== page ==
Mobile learning does not have to be "on the go" and does not have to take place on mobile phones, according to researchers at the University of South Africa, Pretoria. In a recent report, they seek to debunk those and five other myths about mobile learning.
Teachers should work to establish strong, meaningful partnerships with parents, writes Shira Loewenstein, associate director of New Teacher Support at Yeshiva University in New York. In this blog post, Loewenstein offers a list of best practices for creating and maintaining positive relationships with parents.
Students in Nevada enrolled in full-day kindergarten programs perform better on assessments when compared to peers enrolled in half-day programs, according to a study. Data also show the students are healthier. Study authors offer a list of recommendations, such as providing kindergartners free universal access to school meals.
Fewer black and low-income students are taking calculus before high-school graduation, according a report by the National Center for Education Statistics. However, more Hispanics and Asians are completing the course. The report also found no gender difference in students taking calculus.
New Jersey educators are working to integrate the Common Core State Standards' emphasis on informational texts into their traditional fiction lessons. In one class, students read an Ernest Hemingway short story during a lesson about media literacy.
Both chambers of the U.S. Congress this week are scheduled to take up a rewrite of No Child Left Behind. However, the voting process could be difficult because the House and Senate bills are far apart on many issues, according to this article.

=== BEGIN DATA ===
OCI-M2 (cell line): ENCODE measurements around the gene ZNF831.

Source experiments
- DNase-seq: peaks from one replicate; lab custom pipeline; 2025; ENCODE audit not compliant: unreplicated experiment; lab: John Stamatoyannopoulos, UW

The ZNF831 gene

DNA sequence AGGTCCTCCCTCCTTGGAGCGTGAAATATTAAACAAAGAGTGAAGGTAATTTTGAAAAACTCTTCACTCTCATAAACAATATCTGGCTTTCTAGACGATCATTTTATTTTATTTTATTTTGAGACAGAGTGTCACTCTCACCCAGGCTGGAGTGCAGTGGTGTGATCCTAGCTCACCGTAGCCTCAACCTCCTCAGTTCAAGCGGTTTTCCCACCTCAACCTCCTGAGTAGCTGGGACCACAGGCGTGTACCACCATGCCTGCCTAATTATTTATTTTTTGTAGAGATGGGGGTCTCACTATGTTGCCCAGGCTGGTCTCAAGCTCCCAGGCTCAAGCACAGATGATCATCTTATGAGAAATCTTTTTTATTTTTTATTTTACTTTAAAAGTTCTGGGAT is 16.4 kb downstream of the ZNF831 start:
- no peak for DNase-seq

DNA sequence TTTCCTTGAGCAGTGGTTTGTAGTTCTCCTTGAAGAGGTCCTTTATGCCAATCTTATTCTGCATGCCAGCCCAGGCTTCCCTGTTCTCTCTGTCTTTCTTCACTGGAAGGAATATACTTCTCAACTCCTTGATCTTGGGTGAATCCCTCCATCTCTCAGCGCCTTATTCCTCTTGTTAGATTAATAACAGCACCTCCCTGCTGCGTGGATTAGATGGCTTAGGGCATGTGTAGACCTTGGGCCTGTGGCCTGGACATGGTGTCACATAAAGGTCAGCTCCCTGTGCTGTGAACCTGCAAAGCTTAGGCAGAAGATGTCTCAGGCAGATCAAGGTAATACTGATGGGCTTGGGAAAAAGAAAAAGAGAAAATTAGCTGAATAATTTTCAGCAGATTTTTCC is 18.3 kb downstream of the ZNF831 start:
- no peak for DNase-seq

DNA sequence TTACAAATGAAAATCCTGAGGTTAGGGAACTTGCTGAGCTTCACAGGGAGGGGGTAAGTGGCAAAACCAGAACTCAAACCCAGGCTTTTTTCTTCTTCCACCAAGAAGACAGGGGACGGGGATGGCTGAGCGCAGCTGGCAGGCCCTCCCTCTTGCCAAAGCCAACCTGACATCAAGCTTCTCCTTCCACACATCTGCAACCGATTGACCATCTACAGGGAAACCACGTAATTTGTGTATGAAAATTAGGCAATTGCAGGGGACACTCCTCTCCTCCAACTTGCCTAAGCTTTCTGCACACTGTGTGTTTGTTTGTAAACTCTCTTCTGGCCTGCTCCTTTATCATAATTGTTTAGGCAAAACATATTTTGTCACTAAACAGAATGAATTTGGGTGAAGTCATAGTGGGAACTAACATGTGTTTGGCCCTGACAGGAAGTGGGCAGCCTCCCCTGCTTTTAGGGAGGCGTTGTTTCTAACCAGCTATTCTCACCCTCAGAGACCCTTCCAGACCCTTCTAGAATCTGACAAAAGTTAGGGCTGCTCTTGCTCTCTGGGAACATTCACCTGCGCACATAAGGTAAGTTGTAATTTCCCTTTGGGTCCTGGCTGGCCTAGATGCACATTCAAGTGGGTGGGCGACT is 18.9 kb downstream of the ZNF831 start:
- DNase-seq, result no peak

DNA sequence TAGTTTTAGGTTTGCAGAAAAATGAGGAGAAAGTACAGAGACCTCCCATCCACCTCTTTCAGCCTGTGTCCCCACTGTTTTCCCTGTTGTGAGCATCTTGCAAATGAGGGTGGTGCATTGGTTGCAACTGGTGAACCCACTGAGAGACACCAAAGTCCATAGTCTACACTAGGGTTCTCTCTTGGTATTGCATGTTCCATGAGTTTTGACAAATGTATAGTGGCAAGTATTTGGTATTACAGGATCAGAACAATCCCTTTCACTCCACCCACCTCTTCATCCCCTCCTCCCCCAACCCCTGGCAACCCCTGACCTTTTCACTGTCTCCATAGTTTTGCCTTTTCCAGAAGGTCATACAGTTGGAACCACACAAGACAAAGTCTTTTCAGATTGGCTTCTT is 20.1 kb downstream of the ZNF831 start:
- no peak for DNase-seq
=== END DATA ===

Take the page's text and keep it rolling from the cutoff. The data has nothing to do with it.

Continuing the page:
There is no evidence that screening Arkansas students for obesity helped them to lose weight, according to study authored by Kevin Gee of the University of California, Davis. The study found that high-school students who answered questions about their height, weight, nutrition and exercise habits did not benefit more than students who did not participate.
Co-teaching educators can use the summer to reflect on positive and frustrating teaching experiences, and focus on professional development, instructional coach and National Board Certified Teacher Elizabeth Stein writes in this blog post. She offers advice on the self-reflection process and a list of links for self-guided co-teaching professional development.
Students with disabilities are developing job skills while working in a zoo as part of a Nebraska district's work-based learning program. Educators teach job skills from customer service to accepting compliments through classroom lessons and "live" experiences at one of 50 possible work sites.
A Utah school district is launching a mentoring program to help develop new teachers and improve retention among those in their first years in the classroom. The program will assign experienced educators to work full time with struggling or new teachers.